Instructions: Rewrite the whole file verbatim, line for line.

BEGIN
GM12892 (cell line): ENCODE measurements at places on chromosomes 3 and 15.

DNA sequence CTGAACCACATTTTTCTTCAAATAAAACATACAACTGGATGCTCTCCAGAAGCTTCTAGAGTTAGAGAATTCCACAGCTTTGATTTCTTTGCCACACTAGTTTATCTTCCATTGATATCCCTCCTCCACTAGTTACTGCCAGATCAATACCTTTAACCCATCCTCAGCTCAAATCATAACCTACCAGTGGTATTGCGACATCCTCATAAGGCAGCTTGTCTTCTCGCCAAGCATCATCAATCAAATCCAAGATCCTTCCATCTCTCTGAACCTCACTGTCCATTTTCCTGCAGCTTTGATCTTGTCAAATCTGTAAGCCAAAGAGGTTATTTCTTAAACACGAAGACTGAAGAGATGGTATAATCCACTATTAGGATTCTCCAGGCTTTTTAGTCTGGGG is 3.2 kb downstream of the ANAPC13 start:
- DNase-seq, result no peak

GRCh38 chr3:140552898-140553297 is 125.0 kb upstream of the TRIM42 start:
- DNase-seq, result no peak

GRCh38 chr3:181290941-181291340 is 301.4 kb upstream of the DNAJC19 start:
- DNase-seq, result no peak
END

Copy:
GM12892 (cell line): ENCODE measurements at places on chromosomes 3 and 15.

DNA sequence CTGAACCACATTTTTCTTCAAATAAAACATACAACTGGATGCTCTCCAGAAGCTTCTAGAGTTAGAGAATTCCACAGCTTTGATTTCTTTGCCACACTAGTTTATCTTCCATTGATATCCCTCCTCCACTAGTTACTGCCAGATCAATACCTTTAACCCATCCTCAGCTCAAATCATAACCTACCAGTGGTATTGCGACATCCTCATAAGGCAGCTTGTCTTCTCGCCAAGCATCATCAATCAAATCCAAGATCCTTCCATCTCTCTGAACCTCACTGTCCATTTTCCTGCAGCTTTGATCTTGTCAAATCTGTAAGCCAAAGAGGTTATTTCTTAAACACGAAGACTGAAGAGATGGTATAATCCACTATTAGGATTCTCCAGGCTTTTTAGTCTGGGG is 3.2 kb downstream of the ANAPC13 start:
- DNase-seq, result no peak

GRCh38 chr3:140552898-140553297 is 125.0 kb upstream of the TRIM42 start:
- DNase-seq, result no peak

GRCh38 chr3:181290941-181291340 is 301.4 kb upstream of the DNAJC19 start:
- DNase-seq, result no peak